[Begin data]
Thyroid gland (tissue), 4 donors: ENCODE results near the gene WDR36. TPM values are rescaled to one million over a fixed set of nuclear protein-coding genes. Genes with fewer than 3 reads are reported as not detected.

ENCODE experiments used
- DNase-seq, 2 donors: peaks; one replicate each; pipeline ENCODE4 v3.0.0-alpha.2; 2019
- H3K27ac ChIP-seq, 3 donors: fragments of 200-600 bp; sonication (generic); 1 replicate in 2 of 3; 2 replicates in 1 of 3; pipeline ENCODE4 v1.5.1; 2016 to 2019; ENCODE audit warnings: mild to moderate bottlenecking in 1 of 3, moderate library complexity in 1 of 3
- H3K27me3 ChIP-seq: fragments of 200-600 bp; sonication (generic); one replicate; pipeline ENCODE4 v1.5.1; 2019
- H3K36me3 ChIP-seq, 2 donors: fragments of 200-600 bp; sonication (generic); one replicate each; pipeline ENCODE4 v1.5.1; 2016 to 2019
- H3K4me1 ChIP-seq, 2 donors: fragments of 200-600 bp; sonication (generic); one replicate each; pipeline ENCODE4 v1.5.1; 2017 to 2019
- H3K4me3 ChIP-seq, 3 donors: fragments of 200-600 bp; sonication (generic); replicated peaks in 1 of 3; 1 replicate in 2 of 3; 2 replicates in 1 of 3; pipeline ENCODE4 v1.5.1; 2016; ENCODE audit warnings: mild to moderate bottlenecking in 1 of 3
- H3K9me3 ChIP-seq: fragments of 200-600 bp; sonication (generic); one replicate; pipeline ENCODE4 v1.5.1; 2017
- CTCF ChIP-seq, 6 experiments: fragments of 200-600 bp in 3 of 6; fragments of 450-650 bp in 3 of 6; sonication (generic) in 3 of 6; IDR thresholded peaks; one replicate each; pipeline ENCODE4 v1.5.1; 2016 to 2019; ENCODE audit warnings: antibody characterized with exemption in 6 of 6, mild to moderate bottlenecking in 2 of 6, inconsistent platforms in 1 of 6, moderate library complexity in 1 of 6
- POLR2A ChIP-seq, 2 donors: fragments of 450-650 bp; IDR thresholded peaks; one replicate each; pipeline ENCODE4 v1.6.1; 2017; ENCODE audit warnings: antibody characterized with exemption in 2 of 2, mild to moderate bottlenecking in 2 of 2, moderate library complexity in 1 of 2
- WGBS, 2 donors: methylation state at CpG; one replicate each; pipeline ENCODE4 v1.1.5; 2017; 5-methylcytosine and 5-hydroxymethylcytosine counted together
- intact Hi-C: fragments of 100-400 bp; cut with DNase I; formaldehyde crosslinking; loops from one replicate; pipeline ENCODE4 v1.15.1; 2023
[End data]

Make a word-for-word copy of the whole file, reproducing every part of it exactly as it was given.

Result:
Thyroid gland (tissue), 4 donors: ENCODE results near the gene WDR36. TPM values are rescaled to one million over a fixed set of nuclear protein-coding genes. Genes with fewer than 3 reads are reported as not detected.

ENCODE experiments used
- DNase-seq, 2 donors: peaks; one replicate each; pipeline ENCODE4 v3.0.0-alpha.2; 2019
- H3K27ac ChIP-seq, 3 donors: fragments of 200-600 bp; sonication (generic); 1 replicate in 2 of 3; 2 replicates in 1 of 3; pipeline ENCODE4 v1.5.1; 2016 to 2019; ENCODE audit warnings: mild to moderate bottlenecking in 1 of 3, moderate library complexity in 1 of 3
- H3K27me3 ChIP-seq: fragments of 200-600 bp; sonication (generic); one replicate; pipeline ENCODE4 v1.5.1; 2019
- H3K36me3 ChIP-seq, 2 donors: fragments of 200-600 bp; sonication (generic); one replicate each; pipeline ENCODE4 v1.5.1; 2016 to 2019
- H3K4me1 ChIP-seq, 2 donors: fragments of 200-600 bp; sonication (generic); one replicate each; pipeline ENCODE4 v1.5.1; 2017 to 2019
- H3K4me3 ChIP-seq, 3 donors: fragments of 200-600 bp; sonication (generic); replicated peaks in 1 of 3; 1 replicate in 2 of 3; 2 replicates in 1 of 3; pipeline ENCODE4 v1.5.1; 2016; ENCODE audit warnings: mild to moderate bottlenecking in 1 of 3
- H3K9me3 ChIP-seq: fragments of 200-600 bp; sonication (generic); one replicate; pipeline ENCODE4 v1.5.1; 2017
- CTCF ChIP-seq, 6 experiments: fragments of 200-600 bp in 3 of 6; fragments of 450-650 bp in 3 of 6; sonication (generic) in 3 of 6; IDR thresholded peaks; one replicate each; pipeline ENCODE4 v1.5.1; 2016 to 2019; ENCODE audit warnings: antibody characterized with exemption in 6 of 6, mild to moderate bottlenecking in 2 of 6, inconsistent platforms in 1 of 6, moderate library complexity in 1 of 6
- POLR2A ChIP-seq, 2 donors: fragments of 450-650 bp; IDR thresholded peaks; one replicate each; pipeline ENCODE4 v1.6.1; 2017; ENCODE audit warnings: antibody characterized with exemption in 2 of 2, mild to moderate bottlenecking in 2 of 2, moderate library complexity in 1 of 2
- WGBS, 2 donors: methylation state at CpG; one replicate each; pipeline ENCODE4 v1.1.5; 2017; 5-methylcytosine and 5-hydroxymethylcytosine counted together
- intact Hi-C: fragments of 100-400 bp; cut with DNase I; formaldehyde crosslinking; loops from one replicate; pipeline ENCODE4 v1.15.1; 2023